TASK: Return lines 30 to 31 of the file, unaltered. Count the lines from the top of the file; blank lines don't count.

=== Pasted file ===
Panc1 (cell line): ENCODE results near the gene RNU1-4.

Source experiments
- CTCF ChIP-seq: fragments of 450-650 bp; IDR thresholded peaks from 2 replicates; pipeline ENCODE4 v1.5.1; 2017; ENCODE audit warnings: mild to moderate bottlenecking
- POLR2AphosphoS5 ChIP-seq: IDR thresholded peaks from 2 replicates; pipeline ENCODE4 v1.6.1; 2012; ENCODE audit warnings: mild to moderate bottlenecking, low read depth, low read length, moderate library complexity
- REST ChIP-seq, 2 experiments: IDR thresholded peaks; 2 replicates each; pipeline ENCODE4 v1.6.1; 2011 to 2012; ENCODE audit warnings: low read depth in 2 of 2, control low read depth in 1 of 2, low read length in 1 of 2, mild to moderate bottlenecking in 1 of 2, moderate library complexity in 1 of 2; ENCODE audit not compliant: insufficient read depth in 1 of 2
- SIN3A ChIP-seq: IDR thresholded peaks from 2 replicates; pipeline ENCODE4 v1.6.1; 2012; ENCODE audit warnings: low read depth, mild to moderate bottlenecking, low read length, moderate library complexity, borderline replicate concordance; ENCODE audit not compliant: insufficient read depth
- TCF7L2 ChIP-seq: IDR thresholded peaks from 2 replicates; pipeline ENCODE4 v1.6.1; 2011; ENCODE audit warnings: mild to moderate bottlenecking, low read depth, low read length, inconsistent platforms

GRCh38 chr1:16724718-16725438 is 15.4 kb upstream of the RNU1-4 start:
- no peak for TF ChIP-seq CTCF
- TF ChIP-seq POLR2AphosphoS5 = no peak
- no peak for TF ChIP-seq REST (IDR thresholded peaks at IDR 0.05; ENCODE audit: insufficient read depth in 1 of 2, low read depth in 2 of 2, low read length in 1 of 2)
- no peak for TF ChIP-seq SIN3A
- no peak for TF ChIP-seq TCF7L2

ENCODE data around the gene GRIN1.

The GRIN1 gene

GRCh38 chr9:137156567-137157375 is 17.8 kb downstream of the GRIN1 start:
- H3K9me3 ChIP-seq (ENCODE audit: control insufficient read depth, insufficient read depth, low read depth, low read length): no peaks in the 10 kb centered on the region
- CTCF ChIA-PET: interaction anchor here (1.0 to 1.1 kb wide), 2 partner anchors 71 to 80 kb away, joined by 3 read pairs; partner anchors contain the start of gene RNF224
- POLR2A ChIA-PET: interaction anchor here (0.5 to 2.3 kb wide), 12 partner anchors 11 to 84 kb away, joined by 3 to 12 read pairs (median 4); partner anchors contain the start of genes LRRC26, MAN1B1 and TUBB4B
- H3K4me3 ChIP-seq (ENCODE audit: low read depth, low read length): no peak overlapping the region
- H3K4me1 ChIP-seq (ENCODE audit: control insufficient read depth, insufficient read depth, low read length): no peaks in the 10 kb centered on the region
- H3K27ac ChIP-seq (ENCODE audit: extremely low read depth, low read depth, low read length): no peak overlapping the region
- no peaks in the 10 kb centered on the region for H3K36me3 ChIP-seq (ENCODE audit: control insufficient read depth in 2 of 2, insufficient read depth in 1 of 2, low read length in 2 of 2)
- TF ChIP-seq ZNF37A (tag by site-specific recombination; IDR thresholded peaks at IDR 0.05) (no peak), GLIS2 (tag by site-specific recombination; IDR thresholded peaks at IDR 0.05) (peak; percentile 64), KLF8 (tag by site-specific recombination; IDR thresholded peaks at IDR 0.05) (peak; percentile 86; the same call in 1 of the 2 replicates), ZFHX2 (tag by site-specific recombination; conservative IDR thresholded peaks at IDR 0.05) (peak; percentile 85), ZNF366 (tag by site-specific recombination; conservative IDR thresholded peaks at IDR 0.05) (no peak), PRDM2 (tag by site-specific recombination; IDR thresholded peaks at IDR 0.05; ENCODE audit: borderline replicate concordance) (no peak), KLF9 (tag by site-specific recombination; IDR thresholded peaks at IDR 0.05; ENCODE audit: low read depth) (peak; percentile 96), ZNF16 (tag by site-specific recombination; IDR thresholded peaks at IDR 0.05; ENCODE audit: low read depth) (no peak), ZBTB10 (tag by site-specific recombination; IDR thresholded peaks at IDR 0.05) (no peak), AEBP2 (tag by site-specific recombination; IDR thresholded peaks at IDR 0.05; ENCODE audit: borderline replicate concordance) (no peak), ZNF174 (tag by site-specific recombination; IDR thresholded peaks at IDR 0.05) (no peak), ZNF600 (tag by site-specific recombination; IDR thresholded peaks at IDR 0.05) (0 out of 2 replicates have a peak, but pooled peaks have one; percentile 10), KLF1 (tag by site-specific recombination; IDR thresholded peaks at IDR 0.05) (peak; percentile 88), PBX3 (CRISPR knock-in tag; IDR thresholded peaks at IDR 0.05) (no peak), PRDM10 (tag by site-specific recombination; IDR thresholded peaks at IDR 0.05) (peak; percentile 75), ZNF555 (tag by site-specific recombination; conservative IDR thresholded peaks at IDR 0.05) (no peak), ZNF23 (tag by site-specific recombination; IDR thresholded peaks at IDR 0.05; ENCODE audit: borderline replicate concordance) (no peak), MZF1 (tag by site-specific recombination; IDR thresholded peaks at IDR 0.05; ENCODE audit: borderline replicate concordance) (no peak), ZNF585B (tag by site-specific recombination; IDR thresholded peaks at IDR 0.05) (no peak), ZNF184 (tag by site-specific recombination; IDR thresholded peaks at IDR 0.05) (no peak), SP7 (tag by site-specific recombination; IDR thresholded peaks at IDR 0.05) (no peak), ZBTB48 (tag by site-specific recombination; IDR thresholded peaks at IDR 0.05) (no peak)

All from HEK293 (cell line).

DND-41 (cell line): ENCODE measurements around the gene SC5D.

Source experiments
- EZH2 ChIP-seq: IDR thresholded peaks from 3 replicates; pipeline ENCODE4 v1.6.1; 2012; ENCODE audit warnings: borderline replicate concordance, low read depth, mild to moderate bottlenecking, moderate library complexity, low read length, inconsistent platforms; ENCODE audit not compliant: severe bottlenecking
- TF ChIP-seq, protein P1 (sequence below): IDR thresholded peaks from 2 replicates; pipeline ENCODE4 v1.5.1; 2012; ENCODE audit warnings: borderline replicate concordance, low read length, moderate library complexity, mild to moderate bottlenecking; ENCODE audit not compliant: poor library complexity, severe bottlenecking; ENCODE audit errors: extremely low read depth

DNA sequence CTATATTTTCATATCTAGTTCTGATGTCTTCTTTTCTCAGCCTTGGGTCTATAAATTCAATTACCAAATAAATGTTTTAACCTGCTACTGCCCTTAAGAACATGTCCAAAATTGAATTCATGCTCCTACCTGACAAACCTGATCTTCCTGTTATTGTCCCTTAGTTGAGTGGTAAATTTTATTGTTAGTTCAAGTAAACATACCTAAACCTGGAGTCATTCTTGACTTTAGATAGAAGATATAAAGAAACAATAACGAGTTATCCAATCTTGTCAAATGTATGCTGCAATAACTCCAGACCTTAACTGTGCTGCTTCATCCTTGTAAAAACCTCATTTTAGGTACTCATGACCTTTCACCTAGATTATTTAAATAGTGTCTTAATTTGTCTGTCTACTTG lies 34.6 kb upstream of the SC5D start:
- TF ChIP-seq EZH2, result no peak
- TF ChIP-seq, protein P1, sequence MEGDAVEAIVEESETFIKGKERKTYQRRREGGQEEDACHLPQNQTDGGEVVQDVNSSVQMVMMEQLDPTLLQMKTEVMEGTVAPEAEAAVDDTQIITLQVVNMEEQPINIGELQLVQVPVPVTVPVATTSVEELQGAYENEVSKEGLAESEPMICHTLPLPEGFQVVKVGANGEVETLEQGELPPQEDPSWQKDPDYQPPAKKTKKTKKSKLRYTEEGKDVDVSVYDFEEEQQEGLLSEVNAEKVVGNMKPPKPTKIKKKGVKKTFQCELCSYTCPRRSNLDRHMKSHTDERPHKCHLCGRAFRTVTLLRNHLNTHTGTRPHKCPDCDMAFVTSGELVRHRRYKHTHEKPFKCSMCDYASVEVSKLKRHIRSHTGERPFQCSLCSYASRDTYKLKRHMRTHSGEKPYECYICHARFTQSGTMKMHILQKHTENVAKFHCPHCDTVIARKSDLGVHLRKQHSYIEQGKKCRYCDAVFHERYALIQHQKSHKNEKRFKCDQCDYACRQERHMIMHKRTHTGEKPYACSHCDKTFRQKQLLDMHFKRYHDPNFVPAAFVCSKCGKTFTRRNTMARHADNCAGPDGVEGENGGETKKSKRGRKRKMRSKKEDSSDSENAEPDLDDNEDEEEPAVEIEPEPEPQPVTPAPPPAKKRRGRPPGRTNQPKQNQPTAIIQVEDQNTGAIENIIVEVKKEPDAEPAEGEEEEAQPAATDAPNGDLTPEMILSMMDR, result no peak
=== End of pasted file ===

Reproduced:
DNA sequence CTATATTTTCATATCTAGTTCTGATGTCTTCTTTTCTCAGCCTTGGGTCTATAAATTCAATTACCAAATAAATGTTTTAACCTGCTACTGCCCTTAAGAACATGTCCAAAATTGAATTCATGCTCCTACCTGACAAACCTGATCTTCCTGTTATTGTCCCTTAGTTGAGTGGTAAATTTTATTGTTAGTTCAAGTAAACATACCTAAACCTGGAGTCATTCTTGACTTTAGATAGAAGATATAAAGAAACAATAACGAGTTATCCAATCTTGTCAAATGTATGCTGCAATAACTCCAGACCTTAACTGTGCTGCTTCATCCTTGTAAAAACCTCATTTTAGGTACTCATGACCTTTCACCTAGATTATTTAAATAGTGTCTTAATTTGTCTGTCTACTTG lies 34.6 kb upstream of the SC5D start:
- TF ChIP-seq EZH2, result no peak